After years of waiting, Maketto opened to the public this morning at 7 a.m. and it is unlike anything else in D.C. What once was a dollar store has been transformed into a three-level space with a central courtyard, catwalks and a roof deck. Everything is stark black and white with entirely custom-made furniture. The entire first floor is visible from the street, from the gallery-like retail space to a bar to the central courtyard and back to the main kitchen in the space’s rear carriage house. "We really wanted to build a space that was unique," said Will Sharp of DURKL, who heads up the retail portion of the space. "If it took this damn long, it better be good," Erik Bruner-Yang joked.
Maketto co-owners Bruner-Yang and Sharp wanted to let Maketto’s products — the food, the retail, and the coffee — speak for themselves, which explains the gallery-like interior. Designed by Bruner-Yang and Sharp with architect/designer Michael Francis of Queue Design Agency, visitors who step into the space walk through the the first-level shop, where shoes and menswear are displayed behind glass. Upstairs is home to Vigilante Coffee Company's coffee bar, with plenty of seating and wifi for guests and more retail products like beard balm and art books. Guests can make purchases anytime Maketto is open, and the coffee bar will transform into a secondary bar in the evenings.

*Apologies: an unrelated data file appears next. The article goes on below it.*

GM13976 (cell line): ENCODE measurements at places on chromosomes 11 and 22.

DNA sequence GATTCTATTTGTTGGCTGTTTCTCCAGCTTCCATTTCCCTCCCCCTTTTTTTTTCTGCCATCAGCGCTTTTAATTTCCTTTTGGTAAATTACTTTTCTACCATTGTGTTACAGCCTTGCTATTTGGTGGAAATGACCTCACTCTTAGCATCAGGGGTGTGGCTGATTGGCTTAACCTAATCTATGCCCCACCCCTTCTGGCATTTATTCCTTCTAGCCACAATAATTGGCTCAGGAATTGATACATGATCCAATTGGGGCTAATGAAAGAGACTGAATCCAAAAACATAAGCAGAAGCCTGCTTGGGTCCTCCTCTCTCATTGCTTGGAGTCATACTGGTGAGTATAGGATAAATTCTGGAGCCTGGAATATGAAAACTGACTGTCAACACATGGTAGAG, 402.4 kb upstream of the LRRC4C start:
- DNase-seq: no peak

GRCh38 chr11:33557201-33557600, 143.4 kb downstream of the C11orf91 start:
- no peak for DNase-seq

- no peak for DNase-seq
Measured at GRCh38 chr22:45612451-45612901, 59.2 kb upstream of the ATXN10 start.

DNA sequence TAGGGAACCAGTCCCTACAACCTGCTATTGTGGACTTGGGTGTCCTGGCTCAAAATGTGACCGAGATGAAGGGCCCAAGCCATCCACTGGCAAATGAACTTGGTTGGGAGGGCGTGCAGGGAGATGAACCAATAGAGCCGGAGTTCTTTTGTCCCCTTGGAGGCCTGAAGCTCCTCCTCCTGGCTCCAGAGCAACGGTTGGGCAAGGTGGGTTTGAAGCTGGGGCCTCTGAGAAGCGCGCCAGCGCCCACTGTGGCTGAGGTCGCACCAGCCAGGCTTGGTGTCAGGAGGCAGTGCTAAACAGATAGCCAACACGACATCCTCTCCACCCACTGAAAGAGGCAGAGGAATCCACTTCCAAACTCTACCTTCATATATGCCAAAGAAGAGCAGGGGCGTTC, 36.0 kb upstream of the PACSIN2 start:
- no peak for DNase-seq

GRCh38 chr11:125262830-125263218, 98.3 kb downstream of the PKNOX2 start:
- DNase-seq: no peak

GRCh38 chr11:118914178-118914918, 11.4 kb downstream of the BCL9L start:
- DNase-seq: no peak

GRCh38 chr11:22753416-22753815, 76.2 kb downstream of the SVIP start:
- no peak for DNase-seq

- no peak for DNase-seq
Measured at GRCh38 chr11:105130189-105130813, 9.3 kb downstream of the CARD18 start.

On the first level, walk past the retail shop and there’s the main bar, which will serve Frenchie’s pastries and bread in the morning. Cocktails served here will feature ingredients like Kaoliang, Taiwan’s national spirit, Chinese Pu'reh tea, and vinegars in flavors like hibiscus, beet, pumpkin and maple. Seating at Maketto is communal and first-come, first-serve.
There’s 30 more seats in the courtyard and the patio, and seating as well in the main kitchen. On the menu, find items divided into small format plates like scallion pancakes, oyster pancakes, pork bao, pan-fried leek buns and grilled Khmer sausage, or large format plates, like whole fried fish, wok fried noodles and Taiwanese fried chicken and bread. "It’s the way I eat at home or eat with my family," Bruner-Yang said, explaining that diners can order a few small format plates and a large format plate or two to share. The cafe menu will be available from 10 a.m. to 3 p.m., with options like soy milk and Chinese doughnuts, Cambodian pork noodle salad and a Cambodian sandwich served on bread made by Frenchie’s.
There’s one more opportunity to shop at Maketto: a vending machine is outside on the upstairs level and it’s stocked with Asian candy, Kidrobot toys, headphones, lucky cat figurines and more fun stuff. The vending machine is from Guerilla Vending, and it's owned by Toki Underground employees and friends of Bruner-Yang. "I told them, ‘Put some stuff in there I’ll need,’" Bruner-Yang said, which explains why there’s Tums, gum, sharpies and notebooks in there too. And it’s already a hit: Bruner-Yang and Sharp said that they made $100 from the vending machine at last Saturday’s sold-out housewarming party at Maketto and someone nicely bought them a lucky cat.
Maketto, 351 H Street NE; website
Correction: Maketto does not plan to take reservations.
Editor's Note: Photographer Rey Lopez is a Maketto investor.